Content is king.
I read it all the time in industry pubs. I hear it at conferences.
As a copywriter, those three words make my little heart flutter. I love the idea that differentiation is—and will continue to be—driven by message.
But “content is king” deserves one giant, humungo qualification. Content is only king if it’s something the reader actually cares about.
Everyone knows that, right?
Here are few don’ts inspired by real-life examples that fail the M&C “Who Cares” test. Excuse the vent.
- Company tweets about weather, your mood, where you’re having coffee or anything else that would probably bore even your closest friends. Save it for Facebook (personal page), and you might even get hidden there if you’re not careful.
- INSTEAD: Share industry news, new innovations, unexpected partnerships or brief success stories. Caveat—you can still go the random route, but make sure your musings are funny, witty, engaging or otherwise unexpected (but not inappropriate of course).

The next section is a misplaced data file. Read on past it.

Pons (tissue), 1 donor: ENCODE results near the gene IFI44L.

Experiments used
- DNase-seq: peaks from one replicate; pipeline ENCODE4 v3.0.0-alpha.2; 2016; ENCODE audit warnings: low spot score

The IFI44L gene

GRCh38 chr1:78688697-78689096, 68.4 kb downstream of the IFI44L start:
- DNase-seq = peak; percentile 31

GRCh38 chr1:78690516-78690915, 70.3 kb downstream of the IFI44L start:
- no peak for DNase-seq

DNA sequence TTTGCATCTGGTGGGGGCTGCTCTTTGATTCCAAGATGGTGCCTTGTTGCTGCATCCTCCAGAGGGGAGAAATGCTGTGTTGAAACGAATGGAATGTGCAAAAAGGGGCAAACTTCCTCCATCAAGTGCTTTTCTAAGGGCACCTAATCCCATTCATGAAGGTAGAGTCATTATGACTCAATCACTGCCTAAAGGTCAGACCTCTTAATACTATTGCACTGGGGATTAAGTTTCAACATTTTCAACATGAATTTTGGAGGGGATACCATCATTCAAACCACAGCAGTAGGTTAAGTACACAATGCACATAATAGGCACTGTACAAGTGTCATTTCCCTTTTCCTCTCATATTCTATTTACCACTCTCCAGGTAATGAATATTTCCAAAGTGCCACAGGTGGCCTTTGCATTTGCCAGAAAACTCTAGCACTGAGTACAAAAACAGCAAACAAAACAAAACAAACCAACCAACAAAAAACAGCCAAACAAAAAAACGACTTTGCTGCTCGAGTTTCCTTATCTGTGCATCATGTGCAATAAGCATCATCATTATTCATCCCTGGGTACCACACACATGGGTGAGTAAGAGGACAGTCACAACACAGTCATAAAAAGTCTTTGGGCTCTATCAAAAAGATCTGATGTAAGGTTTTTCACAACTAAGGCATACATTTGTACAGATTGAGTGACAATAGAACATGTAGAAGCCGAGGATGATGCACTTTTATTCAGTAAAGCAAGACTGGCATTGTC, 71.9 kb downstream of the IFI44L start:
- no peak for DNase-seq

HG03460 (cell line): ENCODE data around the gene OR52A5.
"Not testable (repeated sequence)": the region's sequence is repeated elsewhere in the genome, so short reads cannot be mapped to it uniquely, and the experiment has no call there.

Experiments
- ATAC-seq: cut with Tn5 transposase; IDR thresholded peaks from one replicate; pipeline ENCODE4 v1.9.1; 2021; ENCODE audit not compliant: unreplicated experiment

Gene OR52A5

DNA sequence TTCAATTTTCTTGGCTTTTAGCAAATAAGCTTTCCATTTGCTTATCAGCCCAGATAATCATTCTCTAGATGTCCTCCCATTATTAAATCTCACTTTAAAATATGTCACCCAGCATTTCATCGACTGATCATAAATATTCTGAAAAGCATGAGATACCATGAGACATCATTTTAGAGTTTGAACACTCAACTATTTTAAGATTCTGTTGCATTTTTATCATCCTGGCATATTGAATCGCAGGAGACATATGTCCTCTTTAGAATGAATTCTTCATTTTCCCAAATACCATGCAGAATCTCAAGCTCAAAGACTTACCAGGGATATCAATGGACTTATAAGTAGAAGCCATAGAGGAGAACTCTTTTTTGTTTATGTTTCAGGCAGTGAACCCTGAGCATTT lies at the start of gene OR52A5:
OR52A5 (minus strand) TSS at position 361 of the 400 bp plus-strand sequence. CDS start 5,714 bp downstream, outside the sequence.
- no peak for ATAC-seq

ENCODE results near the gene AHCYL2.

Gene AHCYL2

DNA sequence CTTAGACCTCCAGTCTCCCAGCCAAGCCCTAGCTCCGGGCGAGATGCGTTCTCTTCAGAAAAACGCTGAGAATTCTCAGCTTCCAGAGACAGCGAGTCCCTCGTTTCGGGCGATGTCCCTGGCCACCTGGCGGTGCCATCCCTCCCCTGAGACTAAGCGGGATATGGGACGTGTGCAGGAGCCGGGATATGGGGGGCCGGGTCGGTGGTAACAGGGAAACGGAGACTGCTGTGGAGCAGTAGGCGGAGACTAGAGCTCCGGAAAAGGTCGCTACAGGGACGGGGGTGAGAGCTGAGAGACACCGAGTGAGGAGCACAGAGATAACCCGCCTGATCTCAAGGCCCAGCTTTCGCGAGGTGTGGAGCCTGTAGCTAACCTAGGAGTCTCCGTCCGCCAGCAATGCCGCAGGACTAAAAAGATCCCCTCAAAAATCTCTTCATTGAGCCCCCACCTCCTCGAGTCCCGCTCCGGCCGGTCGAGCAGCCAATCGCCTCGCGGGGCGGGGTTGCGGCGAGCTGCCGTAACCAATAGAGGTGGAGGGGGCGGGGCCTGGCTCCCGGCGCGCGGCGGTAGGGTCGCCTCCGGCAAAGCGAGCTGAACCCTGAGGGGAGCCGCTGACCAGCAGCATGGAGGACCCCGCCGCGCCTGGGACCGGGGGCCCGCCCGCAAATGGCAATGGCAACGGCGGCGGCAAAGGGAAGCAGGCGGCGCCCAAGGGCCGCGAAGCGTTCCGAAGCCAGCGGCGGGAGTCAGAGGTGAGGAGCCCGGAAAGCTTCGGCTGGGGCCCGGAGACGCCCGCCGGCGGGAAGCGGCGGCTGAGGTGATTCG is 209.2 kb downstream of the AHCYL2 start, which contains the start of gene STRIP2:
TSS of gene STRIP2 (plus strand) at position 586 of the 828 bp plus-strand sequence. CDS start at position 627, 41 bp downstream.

- Web videos that last longer than 30 seconds—seriously folks, threshold for video entertainment is high. I feel robbed of moments of my life when it’s crap.
- INSTEAD: Viral videos are good when they have a purpose, and it’s not just chestpounding. Check out YouTube for top viewed videos to get an idea of what keeps people interested.
- An elaborate contact strategy telling me about your new logo. Trust me, you care more about your logo than the rest of us. Much more.
- INSTEAD: A simple message about the change in look will suffice. Reiterate that the new look doesn’t mean you’re leaving your old personality behind. After all, you don’t want to scare your current customers who’ve come to know and love you.
- An overcomplicated request. If I need crumbs, two Goonies and a GPS to understand what’s being asked of me, I’m out.
- INSTEAD: Humans are simple creatures. Basic requests—consistent buttons—make the brain feel good. Test your marketing out with a variety of age groups to be sure.
- Company newsletters filled with the 374 ways I can buy your product. It’s a waste of your time to create—and mine to read.
- INSTEAD: I love newsletters—print and online—but think long and hard before creating one. They take a lot of work, and unless they’re done well, don’t deliver a great return. If you have one, go the extra mile to create articles with actual information (see #1 ideas) and not just re-packaged marketing copy.